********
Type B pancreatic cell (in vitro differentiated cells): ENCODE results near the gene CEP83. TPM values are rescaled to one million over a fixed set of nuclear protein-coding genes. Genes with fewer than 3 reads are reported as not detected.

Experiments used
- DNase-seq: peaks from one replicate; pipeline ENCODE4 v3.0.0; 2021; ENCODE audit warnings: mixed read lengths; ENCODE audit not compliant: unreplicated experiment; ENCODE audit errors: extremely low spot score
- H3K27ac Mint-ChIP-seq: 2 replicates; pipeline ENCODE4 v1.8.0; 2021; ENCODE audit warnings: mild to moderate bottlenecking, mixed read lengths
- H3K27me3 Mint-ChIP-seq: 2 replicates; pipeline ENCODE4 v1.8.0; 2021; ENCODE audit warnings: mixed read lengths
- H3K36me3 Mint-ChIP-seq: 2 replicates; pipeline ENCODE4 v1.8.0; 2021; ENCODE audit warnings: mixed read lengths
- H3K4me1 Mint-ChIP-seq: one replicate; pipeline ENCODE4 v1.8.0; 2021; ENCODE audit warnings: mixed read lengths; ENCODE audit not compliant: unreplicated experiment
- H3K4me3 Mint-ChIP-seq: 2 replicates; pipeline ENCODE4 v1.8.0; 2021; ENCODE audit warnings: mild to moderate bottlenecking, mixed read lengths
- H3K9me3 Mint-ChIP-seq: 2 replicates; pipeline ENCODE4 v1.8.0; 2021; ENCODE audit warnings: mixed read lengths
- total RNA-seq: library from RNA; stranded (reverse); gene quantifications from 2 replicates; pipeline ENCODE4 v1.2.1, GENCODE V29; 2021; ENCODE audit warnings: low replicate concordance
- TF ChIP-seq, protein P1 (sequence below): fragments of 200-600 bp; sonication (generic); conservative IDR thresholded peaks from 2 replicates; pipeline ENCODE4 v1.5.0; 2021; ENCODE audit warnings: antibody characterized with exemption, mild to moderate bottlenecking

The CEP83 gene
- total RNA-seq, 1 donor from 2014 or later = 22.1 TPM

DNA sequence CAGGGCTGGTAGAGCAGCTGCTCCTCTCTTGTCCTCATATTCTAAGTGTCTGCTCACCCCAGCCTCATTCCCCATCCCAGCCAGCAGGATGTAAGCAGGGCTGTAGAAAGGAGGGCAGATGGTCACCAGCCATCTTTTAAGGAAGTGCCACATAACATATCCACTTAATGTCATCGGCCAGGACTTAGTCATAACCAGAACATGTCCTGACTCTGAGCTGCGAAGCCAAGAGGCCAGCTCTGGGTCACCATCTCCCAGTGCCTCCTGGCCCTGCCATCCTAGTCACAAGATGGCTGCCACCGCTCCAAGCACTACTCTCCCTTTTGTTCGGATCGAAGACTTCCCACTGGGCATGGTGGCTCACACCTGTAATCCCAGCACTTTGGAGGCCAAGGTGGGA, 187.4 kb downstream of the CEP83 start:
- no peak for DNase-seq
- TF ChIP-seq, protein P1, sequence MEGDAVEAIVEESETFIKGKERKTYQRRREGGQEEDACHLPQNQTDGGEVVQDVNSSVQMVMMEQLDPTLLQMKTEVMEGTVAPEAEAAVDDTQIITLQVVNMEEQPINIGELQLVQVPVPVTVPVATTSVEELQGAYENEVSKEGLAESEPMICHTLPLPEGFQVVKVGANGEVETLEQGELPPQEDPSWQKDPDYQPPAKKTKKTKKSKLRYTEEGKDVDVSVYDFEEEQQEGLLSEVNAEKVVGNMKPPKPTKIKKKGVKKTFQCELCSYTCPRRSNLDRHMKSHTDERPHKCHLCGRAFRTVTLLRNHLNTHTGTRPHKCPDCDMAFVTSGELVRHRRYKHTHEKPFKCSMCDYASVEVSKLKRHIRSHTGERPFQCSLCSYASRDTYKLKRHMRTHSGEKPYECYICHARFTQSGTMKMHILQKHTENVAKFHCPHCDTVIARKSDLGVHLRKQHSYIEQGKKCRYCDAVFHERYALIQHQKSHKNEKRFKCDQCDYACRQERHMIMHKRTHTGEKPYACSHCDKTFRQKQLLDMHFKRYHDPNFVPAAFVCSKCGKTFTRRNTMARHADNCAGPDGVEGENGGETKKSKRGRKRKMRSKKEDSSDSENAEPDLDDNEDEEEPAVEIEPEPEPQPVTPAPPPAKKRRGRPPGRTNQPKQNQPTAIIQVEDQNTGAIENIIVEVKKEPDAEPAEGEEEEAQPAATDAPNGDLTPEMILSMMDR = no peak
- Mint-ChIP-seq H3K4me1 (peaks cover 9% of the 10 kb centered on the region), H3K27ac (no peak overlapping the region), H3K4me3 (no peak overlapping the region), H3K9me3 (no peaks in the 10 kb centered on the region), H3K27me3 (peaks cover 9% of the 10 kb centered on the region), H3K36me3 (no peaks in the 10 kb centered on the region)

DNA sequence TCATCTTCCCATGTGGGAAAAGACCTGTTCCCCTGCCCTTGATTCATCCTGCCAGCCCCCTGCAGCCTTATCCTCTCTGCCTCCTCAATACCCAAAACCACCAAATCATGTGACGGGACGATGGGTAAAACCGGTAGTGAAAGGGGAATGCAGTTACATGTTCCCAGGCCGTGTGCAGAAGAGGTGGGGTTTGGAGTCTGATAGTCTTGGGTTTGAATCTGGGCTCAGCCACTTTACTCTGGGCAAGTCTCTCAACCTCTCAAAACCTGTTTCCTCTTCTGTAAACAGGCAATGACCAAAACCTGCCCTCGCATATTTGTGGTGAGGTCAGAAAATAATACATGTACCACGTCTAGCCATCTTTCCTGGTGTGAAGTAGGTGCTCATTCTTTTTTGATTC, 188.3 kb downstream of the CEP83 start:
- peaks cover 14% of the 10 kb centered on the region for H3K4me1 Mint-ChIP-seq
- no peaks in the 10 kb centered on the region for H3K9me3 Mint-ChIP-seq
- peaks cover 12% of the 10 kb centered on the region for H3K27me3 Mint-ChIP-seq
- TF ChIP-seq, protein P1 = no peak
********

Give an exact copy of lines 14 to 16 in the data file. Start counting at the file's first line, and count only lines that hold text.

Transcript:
DNA sequence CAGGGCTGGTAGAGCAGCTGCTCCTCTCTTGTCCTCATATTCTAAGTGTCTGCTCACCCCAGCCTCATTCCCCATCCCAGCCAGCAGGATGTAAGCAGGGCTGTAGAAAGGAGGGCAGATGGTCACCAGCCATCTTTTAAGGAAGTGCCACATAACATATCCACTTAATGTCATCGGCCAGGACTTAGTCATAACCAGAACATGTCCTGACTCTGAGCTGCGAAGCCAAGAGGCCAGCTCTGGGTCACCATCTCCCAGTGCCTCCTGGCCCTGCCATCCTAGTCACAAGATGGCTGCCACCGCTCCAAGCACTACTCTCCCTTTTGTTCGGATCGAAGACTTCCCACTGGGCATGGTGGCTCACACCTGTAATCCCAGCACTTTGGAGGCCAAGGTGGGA, 187.4 kb downstream of the CEP83 start:
- no peak for DNase-seq
- TF ChIP-seq, protein P1, sequence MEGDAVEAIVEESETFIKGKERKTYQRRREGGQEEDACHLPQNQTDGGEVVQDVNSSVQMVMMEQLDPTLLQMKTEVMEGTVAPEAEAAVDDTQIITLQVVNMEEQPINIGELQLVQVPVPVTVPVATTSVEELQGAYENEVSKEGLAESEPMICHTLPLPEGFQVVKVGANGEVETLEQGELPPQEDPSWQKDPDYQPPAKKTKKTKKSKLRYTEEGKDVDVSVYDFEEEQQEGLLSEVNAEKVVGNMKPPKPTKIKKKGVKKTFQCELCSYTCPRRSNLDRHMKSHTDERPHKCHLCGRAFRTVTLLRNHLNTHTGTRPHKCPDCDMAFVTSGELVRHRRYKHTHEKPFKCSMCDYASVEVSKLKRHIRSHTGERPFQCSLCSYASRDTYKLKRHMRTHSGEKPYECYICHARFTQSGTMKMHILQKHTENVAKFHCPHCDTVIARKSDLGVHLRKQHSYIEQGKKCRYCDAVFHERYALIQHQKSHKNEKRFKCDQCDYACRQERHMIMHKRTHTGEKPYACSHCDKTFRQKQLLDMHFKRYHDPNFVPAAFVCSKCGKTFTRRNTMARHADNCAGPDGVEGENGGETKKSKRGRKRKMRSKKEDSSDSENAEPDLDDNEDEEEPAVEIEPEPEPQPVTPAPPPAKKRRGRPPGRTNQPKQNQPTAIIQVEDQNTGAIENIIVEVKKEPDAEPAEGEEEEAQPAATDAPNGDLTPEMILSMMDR = no peak